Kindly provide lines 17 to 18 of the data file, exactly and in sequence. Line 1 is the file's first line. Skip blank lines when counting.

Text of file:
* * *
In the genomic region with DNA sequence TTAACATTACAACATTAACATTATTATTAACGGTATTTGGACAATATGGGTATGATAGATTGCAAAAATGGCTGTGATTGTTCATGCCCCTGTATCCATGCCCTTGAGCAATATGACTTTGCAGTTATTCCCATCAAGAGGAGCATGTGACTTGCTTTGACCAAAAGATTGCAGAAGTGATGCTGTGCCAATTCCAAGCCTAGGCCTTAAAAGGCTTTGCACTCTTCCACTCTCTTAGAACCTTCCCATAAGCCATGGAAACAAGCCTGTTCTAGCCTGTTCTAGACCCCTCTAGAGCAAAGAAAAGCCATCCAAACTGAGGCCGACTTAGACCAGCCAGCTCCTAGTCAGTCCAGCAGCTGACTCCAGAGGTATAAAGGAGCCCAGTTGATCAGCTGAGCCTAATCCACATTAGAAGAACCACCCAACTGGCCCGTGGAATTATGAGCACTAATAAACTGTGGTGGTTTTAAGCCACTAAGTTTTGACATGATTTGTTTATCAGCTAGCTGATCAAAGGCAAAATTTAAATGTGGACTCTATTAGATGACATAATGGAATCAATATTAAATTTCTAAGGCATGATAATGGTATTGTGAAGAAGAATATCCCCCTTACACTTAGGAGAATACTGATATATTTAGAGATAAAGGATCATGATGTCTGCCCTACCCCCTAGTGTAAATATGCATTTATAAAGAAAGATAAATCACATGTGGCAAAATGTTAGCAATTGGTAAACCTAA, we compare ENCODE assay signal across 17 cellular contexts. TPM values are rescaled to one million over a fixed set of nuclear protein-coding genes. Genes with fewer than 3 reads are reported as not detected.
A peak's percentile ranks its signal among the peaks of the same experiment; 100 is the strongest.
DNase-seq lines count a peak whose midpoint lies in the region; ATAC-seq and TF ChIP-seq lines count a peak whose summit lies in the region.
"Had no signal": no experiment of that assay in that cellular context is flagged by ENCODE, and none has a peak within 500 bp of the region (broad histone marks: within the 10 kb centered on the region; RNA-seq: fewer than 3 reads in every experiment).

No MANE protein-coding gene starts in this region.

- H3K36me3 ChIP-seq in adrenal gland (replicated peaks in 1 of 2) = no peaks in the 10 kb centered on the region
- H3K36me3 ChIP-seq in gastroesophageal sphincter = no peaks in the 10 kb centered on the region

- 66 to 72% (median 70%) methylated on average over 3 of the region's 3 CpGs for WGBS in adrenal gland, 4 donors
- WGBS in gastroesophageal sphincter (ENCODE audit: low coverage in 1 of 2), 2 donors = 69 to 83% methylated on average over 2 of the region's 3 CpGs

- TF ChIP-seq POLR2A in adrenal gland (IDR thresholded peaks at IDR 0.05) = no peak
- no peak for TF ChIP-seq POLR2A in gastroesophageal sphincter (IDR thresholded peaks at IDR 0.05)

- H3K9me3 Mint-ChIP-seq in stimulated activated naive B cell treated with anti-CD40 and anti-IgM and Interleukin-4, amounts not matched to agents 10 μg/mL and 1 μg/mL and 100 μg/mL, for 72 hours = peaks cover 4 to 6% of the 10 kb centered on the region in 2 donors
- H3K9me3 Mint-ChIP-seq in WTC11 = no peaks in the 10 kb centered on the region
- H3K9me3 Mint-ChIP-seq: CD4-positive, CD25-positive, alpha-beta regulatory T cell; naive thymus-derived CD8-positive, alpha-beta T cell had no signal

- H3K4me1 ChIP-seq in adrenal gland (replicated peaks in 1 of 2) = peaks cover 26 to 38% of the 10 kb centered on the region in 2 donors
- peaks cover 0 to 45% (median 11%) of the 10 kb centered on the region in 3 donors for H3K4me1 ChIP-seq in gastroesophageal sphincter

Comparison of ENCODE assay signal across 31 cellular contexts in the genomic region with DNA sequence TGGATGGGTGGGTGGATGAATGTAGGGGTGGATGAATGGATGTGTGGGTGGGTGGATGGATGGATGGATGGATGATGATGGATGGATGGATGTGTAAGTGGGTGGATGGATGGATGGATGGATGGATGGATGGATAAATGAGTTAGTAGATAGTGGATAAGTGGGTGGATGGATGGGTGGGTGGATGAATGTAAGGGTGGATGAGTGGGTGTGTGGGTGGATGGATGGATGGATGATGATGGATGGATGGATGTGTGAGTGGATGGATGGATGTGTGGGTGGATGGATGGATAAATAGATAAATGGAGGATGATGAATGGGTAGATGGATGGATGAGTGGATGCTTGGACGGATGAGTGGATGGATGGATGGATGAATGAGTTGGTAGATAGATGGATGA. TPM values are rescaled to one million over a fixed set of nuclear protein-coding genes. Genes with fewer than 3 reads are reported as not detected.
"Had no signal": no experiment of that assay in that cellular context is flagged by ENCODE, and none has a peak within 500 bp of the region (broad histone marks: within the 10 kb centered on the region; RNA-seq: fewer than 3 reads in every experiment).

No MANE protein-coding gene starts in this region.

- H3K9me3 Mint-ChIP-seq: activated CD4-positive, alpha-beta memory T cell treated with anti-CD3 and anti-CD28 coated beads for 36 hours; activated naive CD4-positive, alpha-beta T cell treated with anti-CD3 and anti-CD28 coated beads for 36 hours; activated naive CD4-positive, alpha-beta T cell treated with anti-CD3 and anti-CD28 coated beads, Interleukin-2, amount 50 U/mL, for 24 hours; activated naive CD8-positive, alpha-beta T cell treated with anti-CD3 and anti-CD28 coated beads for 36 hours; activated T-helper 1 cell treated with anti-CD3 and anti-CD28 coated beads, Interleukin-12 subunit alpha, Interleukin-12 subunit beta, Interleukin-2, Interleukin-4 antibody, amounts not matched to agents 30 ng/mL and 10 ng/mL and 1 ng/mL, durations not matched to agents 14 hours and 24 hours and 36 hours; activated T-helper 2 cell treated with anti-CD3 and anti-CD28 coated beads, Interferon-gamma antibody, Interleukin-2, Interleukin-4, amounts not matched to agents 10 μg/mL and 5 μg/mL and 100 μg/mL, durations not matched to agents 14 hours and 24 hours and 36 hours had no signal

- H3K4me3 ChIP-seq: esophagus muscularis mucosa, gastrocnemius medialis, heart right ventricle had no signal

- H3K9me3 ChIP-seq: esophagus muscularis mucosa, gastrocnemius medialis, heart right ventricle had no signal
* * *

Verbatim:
Comparison of ENCODE assay signal across 31 cellular contexts in the genomic region with DNA sequence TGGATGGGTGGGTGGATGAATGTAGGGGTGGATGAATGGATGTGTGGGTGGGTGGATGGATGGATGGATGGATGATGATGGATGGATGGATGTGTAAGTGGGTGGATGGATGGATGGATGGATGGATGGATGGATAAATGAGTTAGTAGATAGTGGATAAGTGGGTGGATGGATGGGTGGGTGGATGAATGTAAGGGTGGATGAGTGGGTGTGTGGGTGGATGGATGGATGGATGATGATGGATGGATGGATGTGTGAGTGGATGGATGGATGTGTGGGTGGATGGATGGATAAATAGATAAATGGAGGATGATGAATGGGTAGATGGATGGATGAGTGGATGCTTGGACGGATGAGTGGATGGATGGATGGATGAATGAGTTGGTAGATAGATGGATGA. TPM values are rescaled to one million over a fixed set of nuclear protein-coding genes. Genes with fewer than 3 reads are reported as not detected.
"Had no signal": no experiment of that assay in that cellular context is flagged by ENCODE, and none has a peak within 500 bp of the region (broad histone marks: within the 10 kb centered on the region; RNA-seq: fewer than 3 reads in every experiment).